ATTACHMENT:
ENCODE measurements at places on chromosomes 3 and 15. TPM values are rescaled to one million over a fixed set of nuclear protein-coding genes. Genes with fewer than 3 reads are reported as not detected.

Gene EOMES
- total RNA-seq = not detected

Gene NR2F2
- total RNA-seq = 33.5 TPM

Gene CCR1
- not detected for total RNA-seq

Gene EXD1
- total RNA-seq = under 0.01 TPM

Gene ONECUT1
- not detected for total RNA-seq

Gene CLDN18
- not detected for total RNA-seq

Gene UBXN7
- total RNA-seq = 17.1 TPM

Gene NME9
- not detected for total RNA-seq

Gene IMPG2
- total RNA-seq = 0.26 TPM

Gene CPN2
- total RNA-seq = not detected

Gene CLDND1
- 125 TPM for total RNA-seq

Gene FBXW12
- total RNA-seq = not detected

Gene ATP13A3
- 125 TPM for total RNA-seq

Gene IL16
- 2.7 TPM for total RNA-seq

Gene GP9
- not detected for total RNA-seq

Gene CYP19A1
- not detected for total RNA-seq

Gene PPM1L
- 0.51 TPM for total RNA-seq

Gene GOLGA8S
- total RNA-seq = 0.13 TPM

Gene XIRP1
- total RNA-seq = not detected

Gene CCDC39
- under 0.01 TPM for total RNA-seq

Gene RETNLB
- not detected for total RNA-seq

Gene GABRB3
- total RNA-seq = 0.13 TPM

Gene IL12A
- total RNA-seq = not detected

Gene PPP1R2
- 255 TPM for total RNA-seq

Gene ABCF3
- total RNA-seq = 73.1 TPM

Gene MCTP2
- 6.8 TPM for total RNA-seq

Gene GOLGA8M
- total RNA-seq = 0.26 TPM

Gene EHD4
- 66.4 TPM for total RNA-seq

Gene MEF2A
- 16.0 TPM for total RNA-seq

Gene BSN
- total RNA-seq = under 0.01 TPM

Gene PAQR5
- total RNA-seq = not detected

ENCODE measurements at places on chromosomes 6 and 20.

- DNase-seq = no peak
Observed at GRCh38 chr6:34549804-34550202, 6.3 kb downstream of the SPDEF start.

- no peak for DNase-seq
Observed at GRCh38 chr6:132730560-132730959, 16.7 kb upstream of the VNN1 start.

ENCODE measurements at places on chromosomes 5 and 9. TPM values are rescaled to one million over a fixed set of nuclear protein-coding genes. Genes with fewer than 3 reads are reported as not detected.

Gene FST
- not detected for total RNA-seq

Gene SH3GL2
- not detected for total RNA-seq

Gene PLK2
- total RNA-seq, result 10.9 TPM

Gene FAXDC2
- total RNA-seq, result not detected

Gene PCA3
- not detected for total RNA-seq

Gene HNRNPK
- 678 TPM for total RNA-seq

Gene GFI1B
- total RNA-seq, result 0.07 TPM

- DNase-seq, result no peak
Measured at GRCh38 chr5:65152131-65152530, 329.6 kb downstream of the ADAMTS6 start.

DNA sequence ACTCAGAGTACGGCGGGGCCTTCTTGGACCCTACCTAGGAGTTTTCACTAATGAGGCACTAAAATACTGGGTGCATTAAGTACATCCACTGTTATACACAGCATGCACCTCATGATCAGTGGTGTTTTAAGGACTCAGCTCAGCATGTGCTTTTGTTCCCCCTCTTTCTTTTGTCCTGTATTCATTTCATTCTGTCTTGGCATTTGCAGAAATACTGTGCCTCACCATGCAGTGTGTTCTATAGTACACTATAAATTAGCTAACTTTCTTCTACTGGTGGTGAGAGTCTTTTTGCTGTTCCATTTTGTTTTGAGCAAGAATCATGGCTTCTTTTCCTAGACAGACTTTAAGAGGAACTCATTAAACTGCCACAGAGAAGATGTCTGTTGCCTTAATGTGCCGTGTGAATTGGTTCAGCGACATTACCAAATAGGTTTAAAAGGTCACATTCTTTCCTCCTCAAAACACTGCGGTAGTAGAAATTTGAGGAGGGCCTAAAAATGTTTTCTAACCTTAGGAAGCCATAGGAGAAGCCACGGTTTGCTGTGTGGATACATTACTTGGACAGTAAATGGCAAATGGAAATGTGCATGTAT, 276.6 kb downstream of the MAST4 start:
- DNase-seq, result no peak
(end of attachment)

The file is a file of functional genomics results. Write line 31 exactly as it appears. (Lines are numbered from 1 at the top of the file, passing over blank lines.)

- not detected for total RNA-seq